Jack Pickford (John Carl Smith)
Photos with Jack Pickford
BiographyToronto, Ontario, Canada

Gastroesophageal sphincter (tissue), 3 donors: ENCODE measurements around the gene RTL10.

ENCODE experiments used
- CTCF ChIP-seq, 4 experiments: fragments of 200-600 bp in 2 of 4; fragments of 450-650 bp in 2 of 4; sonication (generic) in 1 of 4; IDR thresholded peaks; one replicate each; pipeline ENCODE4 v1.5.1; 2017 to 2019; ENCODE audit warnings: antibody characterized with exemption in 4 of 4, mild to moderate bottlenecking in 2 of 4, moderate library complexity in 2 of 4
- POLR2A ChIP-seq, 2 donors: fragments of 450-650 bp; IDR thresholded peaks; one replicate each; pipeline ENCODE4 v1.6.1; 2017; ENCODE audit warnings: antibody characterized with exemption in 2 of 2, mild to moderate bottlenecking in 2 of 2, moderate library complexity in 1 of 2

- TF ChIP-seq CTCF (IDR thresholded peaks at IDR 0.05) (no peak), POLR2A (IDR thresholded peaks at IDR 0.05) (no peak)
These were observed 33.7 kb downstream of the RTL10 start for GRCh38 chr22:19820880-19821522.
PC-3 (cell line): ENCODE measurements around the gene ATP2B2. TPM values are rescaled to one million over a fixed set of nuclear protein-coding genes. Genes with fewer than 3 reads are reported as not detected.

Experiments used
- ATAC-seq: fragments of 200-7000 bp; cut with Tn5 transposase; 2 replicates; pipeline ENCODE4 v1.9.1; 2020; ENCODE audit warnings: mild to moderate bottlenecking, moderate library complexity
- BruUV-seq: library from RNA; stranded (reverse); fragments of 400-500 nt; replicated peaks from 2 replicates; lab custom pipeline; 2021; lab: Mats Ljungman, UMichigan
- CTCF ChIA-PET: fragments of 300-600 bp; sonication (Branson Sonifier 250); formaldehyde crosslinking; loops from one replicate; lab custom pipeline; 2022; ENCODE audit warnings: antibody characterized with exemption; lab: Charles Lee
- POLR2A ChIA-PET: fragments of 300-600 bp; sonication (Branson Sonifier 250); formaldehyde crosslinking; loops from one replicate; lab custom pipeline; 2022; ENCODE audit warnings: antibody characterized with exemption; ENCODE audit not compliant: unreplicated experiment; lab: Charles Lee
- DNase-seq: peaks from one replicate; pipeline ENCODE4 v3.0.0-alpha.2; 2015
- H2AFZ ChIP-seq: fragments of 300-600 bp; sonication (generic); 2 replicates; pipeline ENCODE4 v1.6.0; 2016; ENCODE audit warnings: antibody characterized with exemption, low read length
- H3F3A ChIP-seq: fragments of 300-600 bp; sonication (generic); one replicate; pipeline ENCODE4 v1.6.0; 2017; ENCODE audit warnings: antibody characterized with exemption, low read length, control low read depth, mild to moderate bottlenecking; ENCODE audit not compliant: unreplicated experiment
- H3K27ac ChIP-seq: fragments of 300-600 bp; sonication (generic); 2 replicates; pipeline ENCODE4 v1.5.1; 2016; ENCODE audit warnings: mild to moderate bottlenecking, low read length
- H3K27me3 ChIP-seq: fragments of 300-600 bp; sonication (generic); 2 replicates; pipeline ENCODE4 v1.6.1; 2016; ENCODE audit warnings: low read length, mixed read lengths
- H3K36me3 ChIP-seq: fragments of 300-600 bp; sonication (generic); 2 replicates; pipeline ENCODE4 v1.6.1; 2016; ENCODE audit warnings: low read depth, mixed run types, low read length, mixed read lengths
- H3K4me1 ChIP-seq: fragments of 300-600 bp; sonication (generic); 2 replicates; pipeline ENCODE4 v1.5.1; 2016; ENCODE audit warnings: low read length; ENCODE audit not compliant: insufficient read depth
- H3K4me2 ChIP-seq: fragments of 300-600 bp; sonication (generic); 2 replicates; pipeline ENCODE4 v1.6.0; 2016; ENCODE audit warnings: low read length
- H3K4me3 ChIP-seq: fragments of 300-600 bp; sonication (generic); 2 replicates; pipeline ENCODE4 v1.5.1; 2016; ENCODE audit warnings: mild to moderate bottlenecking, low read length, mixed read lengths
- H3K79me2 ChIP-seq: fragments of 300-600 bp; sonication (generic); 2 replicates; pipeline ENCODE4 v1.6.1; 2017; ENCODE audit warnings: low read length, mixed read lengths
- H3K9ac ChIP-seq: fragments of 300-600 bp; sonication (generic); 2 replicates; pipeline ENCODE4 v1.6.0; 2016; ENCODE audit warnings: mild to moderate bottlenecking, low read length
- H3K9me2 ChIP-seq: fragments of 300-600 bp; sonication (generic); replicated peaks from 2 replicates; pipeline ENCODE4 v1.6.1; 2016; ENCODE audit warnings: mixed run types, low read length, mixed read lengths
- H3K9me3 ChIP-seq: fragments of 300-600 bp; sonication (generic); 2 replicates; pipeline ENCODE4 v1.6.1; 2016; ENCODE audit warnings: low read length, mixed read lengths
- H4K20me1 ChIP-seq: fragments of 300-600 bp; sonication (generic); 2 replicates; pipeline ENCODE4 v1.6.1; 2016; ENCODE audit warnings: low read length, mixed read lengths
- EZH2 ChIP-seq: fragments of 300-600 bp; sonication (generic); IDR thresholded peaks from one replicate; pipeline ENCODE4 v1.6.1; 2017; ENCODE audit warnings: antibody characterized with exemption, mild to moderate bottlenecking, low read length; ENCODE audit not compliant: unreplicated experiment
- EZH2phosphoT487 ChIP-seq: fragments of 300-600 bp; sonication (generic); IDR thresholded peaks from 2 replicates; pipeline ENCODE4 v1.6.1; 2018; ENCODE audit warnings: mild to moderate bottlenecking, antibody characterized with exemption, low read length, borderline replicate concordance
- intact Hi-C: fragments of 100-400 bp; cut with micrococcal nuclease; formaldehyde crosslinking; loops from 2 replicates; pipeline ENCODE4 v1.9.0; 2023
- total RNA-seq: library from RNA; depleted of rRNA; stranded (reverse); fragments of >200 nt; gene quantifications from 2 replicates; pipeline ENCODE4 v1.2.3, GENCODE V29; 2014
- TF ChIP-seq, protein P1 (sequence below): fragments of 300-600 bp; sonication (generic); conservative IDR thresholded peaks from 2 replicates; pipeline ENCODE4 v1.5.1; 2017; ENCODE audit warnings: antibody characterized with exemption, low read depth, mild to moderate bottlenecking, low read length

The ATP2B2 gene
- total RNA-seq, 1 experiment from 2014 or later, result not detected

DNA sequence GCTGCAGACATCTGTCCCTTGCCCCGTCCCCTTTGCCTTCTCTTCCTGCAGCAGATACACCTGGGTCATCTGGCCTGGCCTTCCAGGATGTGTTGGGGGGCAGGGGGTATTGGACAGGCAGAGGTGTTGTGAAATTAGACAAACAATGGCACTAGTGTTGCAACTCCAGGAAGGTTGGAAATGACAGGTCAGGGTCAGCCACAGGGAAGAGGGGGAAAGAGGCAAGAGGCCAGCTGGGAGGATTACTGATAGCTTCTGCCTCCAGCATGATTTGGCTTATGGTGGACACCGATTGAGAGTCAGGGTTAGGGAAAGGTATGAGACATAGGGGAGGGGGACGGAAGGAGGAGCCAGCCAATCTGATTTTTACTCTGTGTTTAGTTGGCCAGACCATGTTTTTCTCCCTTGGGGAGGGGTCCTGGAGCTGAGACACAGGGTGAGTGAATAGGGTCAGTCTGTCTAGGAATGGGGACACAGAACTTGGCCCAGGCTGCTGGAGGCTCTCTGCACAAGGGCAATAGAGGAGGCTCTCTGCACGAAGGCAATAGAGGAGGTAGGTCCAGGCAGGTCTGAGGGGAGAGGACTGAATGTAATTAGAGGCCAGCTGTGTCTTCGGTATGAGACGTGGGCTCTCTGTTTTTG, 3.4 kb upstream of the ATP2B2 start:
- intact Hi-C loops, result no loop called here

Nepotism certainly has had its advantages in Hollywood, none more so than in the film career of Jack Pickford, whose famous older sis, "America's Sweetheart" Mary Pickford, saw to it that Jack had all the advantages her star weight could muster. Born in Toronto, Canada, in 1896, Jack was prompted by his actress/mother, Charlotte Smith, to follow Mary into show business. As a child actor on stage, he quickly developed into a colorful juvenile player. It was Mary who made him a fixture with Biograph pictures starting in 1909 at the age of 13. Read more... First National in 1917, one of her stipulations was that Jack receive a lucrative contract as well. However, the boy just couldn't stay out of trouble no matter what or where he was. A stint in the navy proved disastrous when Jack was accused of accepting bribes from rich men to help them stay out of front-line action. With the help of his family, he was exonerated--- regardless, he received a general discharge, which was more than he deserved. Despite limited acting talent, Jack found boy-next-door success as Pip in Great Expectations (1917) and the title hero Tom Sawyer (1917), and went on to become a fairly popular star on his own. He even produced several of his own films. Some of his better films during this time included The Little Shepherd of Kingdom Come (1920), The Man Who Had Everything (1920) and Waking Up the Town (1925), but a taste for the high life soon took over. A ne'er-do-well playboy and carouser, he aroused more public interest because of his scandalous off-camera life than in the light romantic films he appeared in. He picked up alcohol, drug and gambling addictions to accompany his partying lifestyle. First wife actress Olive Thomas died after accidentally consuming mercury bichloride in Paris in 1920 after only four years of marriage, and his next two marriages-- to Broadway musical star Marilyn Miller and minor actress Mary Mulhern--would also end disastrously. All three wives were Ziegfeld girls at one time. By the late 1920s Jack was completely undependable and, with the advent of sound, his career ground to a screeching halt, despite ever-faithful Mary's continued attempts to rescue it. Jack's health deteriorated considerably after this letdown, with frequent bouts of syphilis adding to the complications of his long term substance abuse. He died young at 36. The cause was listed as "progressive multiple neuritis", but it was almost certainly precipitated by his chronic alcoholism-- a tragic and seemingly unnecessary end for a boy who chose to tarnish the silver platter readily handed to him.